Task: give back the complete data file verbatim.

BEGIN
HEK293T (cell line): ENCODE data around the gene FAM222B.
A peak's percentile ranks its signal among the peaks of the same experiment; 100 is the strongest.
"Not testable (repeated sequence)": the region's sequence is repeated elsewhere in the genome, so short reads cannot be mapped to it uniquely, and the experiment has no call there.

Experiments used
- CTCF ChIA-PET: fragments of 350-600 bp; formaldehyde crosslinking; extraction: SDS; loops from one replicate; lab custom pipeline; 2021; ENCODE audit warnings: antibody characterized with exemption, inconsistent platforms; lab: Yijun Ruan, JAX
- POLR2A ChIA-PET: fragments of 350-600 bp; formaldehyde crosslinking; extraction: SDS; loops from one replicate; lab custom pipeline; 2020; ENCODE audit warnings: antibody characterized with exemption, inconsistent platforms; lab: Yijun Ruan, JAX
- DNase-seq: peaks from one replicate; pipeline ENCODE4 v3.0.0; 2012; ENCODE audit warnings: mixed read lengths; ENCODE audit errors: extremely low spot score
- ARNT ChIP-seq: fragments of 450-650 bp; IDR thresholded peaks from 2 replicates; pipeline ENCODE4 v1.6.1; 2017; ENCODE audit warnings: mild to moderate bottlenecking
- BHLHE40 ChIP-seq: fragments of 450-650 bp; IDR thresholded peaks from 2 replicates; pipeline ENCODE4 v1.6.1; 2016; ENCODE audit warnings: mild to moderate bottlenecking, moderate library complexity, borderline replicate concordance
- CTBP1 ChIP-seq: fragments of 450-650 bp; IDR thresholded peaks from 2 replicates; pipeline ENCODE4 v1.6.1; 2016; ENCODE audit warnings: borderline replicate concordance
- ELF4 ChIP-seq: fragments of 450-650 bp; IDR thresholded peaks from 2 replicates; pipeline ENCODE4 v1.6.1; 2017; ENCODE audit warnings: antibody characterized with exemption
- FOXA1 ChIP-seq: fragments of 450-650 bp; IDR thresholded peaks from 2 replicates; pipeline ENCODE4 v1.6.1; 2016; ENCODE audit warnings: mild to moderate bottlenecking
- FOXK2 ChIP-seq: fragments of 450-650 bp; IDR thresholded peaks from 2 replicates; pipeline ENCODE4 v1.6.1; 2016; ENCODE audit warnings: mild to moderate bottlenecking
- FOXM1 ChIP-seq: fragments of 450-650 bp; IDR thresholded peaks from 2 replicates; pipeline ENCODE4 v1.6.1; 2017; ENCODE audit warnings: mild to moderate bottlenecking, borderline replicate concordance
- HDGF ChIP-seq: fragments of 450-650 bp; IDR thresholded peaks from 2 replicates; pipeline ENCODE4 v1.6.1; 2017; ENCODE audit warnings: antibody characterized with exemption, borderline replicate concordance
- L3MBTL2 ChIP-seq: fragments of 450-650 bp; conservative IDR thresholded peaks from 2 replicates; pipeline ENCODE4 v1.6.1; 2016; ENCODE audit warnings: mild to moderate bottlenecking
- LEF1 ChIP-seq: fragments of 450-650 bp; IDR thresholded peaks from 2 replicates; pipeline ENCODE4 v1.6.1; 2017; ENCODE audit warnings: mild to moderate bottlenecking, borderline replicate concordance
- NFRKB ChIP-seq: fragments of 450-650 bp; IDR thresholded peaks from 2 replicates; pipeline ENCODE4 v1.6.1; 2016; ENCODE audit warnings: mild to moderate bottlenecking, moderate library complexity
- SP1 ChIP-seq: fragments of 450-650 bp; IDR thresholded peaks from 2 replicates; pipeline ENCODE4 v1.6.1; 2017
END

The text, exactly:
HEK293T (cell line): ENCODE data around the gene FAM222B.
A peak's percentile ranks its signal among the peaks of the same experiment; 100 is the strongest.
"Not testable (repeated sequence)": the region's sequence is repeated elsewhere in the genome, so short reads cannot be mapped to it uniquely, and the experiment has no call there.

Experiments used
- CTCF ChIA-PET: fragments of 350-600 bp; formaldehyde crosslinking; extraction: SDS; loops from one replicate; lab custom pipeline; 2021; ENCODE audit warnings: antibody characterized with exemption, inconsistent platforms; lab: Yijun Ruan, JAX
- POLR2A ChIA-PET: fragments of 350-600 bp; formaldehyde crosslinking; extraction: SDS; loops from one replicate; lab custom pipeline; 2020; ENCODE audit warnings: antibody characterized with exemption, inconsistent platforms; lab: Yijun Ruan, JAX
- DNase-seq: peaks from one replicate; pipeline ENCODE4 v3.0.0; 2012; ENCODE audit warnings: mixed read lengths; ENCODE audit errors: extremely low spot score
- ARNT ChIP-seq: fragments of 450-650 bp; IDR thresholded peaks from 2 replicates; pipeline ENCODE4 v1.6.1; 2017; ENCODE audit warnings: mild to moderate bottlenecking
- BHLHE40 ChIP-seq: fragments of 450-650 bp; IDR thresholded peaks from 2 replicates; pipeline ENCODE4 v1.6.1; 2016; ENCODE audit warnings: mild to moderate bottlenecking, moderate library complexity, borderline replicate concordance
- CTBP1 ChIP-seq: fragments of 450-650 bp; IDR thresholded peaks from 2 replicates; pipeline ENCODE4 v1.6.1; 2016; ENCODE audit warnings: borderline replicate concordance
- ELF4 ChIP-seq: fragments of 450-650 bp; IDR thresholded peaks from 2 replicates; pipeline ENCODE4 v1.6.1; 2017; ENCODE audit warnings: antibody characterized with exemption
- FOXA1 ChIP-seq: fragments of 450-650 bp; IDR thresholded peaks from 2 replicates; pipeline ENCODE4 v1.6.1; 2016; ENCODE audit warnings: mild to moderate bottlenecking
- FOXK2 ChIP-seq: fragments of 450-650 bp; IDR thresholded peaks from 2 replicates; pipeline ENCODE4 v1.6.1; 2016; ENCODE audit warnings: mild to moderate bottlenecking
- FOXM1 ChIP-seq: fragments of 450-650 bp; IDR thresholded peaks from 2 replicates; pipeline ENCODE4 v1.6.1; 2017; ENCODE audit warnings: mild to moderate bottlenecking, borderline replicate concordance
- HDGF ChIP-seq: fragments of 450-650 bp; IDR thresholded peaks from 2 replicates; pipeline ENCODE4 v1.6.1; 2017; ENCODE audit warnings: antibody characterized with exemption, borderline replicate concordance
- L3MBTL2 ChIP-seq: fragments of 450-650 bp; conservative IDR thresholded peaks from 2 replicates; pipeline ENCODE4 v1.6.1; 2016; ENCODE audit warnings: mild to moderate bottlenecking
- LEF1 ChIP-seq: fragments of 450-650 bp; IDR thresholded peaks from 2 replicates; pipeline ENCODE4 v1.6.1; 2017; ENCODE audit warnings: mild to moderate bottlenecking, borderline replicate concordance
- NFRKB ChIP-seq: fragments of 450-650 bp; IDR thresholded peaks from 2 replicates; pipeline ENCODE4 v1.6.1; 2016; ENCODE audit warnings: mild to moderate bottlenecking, moderate library complexity
- SP1 ChIP-seq: fragments of 450-650 bp; IDR thresholded peaks from 2 replicates; pipeline ENCODE4 v1.6.1; 2017